Have you ever played the most dangerous parenting game? Let’s be honest, we’ve all been tempted to play favorites, but the destruction it causes will decimate your family. Today AMBrewster discusses how to root out and destroy favoritism in our parenting.
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Good day, friends, thank you for joining us today on our 60th episode.
I know, there’s nothing inherently exciting about 60 (I suppose I should have done this on our 50th episode), but I’m praising God for allowing us to continue publishing these episodes. I also can’t thank my Team or you guys enough. You’ve been great, and I’m looking forward to continuing on this parenting adventure with you for a good long time.
And I also want to say that I’m very thankful for Nicole. She’s shared our podcast on her Facebook a number of times and had this to say to her friends, ”Calling all parents! If you want biblical help in this crazy awesome amazing responsibility of parenting — if you long for advice and counsel and a 'manual' — check TLP out! This podcast is changing my life! LOVE IT!”
Those words are so beautiful because God’s number one goal is to change lives. Amen!
I also communicated with Nicole recently because — as some of you may have seen — TeamTLP has produced some beautiful photo quotes that you can check out on Facebook and our new website: www.truthloveparent.com, and we have a special opportunity we like to extend to anyone who’s reviewed us on iTunes or Facebook.
Sometimes we use stock photos for the smiling faces you see across our webpage, but many of those pictures are from actual listeners and their families.
So, if you leave us a review on iTunes or Facebook, and you’d like to submit an image for us to consider for your photo quote, you can make the review and then email us at TeamTLP@TruthLoveParent.com.
We love to share your comments and reviews, and we love to feature your family — you know — cause that’s what we’re all about.
But, anyway, let’s jump into today’s topic entitled “A Parenting Game You Absolutely Must Not Play."
Hopefully we all play games with our kids. My children love Carcassonne and Dominion, Alhambra and Qwerkle, and our three game cabinets are getting crowded.
However, there’s a very dangerous game that parents like to play. I see it far too often in my field, and it has a lot to do with the series we just finished.
If you’re new to us or you didn’t catch The Four Children, I strongly encourage you to listen to each of those shows. We took five episodes to discuss the Parable of the Soils and used Jesus’ insight to better understand the four responses our children can have to Truth.
It was an amazing study for me.
Anyway, as our children grow, develop their own personalities, and start to exhibit the behavior and beliefs we saw in The Four Children, it becomes increasingly easier for parents to . . . well, honestly, to play favorites.
1. The Reality
The reality is no parent likes to admit it, but most of us have struggled with favoritism, or at least the temptation. Statistically speaking, one to two-thirds of parents actually admit they prefer one child over the others. For those of you who can’t imagine this, please understand it’s an especially huge temptation when you have one child who seems to be the epicenter of trouble in your home.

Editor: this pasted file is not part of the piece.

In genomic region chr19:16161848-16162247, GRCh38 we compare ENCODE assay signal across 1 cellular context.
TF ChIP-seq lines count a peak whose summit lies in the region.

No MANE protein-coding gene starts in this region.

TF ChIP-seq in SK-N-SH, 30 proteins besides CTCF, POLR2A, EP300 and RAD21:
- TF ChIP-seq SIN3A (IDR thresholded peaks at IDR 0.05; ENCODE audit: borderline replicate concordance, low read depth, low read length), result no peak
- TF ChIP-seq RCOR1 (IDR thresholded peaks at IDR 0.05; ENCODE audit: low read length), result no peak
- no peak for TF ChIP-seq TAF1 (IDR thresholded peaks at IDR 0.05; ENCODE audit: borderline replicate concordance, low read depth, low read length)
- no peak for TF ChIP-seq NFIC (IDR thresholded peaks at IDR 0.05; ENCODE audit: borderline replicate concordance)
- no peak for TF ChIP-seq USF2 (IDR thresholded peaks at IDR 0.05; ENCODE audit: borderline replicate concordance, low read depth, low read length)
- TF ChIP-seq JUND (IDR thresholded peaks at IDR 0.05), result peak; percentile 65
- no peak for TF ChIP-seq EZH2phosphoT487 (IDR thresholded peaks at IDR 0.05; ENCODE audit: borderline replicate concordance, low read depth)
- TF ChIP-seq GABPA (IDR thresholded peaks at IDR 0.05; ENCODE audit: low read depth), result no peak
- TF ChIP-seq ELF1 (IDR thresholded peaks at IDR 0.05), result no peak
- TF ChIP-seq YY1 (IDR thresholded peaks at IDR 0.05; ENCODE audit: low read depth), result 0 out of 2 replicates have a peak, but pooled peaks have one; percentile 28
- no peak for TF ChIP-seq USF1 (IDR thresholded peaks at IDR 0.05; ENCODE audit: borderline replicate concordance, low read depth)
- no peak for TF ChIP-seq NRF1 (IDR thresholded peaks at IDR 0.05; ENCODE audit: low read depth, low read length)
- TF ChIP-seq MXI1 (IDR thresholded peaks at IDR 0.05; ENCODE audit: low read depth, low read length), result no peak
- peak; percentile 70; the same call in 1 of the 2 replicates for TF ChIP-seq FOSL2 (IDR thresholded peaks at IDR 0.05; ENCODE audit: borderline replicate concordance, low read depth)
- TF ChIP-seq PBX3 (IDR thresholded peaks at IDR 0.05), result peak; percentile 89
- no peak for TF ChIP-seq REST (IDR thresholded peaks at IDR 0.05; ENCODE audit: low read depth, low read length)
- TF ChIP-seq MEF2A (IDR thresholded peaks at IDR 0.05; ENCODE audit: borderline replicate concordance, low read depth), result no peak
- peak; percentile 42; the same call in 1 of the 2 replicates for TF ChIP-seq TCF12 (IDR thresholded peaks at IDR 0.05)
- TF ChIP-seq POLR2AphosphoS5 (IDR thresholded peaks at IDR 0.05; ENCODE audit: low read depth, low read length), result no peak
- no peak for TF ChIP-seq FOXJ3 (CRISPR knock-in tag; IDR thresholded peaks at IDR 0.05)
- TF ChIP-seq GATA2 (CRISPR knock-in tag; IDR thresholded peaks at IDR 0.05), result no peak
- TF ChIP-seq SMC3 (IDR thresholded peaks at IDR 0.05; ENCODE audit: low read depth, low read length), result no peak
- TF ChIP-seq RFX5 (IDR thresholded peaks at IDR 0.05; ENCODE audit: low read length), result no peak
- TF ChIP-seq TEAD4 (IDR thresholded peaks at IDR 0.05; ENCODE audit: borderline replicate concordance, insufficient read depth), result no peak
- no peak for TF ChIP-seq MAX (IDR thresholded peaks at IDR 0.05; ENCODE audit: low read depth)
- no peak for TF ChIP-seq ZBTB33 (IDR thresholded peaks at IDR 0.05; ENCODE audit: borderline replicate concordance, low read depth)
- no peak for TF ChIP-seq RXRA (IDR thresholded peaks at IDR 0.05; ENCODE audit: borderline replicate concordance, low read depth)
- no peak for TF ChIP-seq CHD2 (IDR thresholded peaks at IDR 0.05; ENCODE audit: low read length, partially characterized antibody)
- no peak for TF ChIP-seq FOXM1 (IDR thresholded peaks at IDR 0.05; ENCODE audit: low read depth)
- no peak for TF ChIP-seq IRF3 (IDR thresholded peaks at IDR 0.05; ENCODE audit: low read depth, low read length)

And we need to be really real right now. It’s hard to like our resident Terrorist as much as we like our angel child because some children are just an emotional and spiritual drain.
And — if you’re a parent of a cherubic infant who can’t believe anyone would suggest they don’t like their child — please understand that the physical fatigue we often feel in parenting is nothing compared to the spiritual stress that accompanies a Terrorist Child. I don’t say that to downplay anyone’s parenting stressors — having an infant is a huge responsibility and harrowing endeavor, in fact, having children of any age is unique and challenging and can introduce stressors of all kinds — but I want to make certain that no one on either side of the fence discounts the very real temptation we will all one day face to prefer one child over another — especially when we have a trouble-maker.
I also think it’ll be easier for us to be honest and open about this if we define favoritism accurately. If we’re not careful, it’s extremely easy to see favoritism as that anathema activity that we would never participate in. But be careful. Be honest. Favoritism can be displayed in any and all of the following situations.
You find yourself giving more affection to one child over another. I’ve caught myself doing this on a number of occasions and berated myself for it. My daughter is this cute little snuggle-bug of seven. My son is now ten, and though he still likes to hug and kiss and cuddle, his size is becoming a little awkward. Add on top of that the cultural stigma of a dad kissing his son, and you have a real issue I’ve had to counsel myself through. It shouldn’t be a problem, but it creeps in from time to time.
You give one child fewer consequences. Sometimes this happens because you’ve matured as a parent and realized you were doing things the wrong way with your older children. However, too often our cute little mischief-maker manages to get away with things they shouldn’t because, well, “she’s only two.”
You spend more time with one of your kids. This is something of which we really have to be careful, and we’re going to discuss the possible motivations behind it in a moment.
Or perhaps you find yourself providing more little gifts and privileges to one of them.
2. The Struggle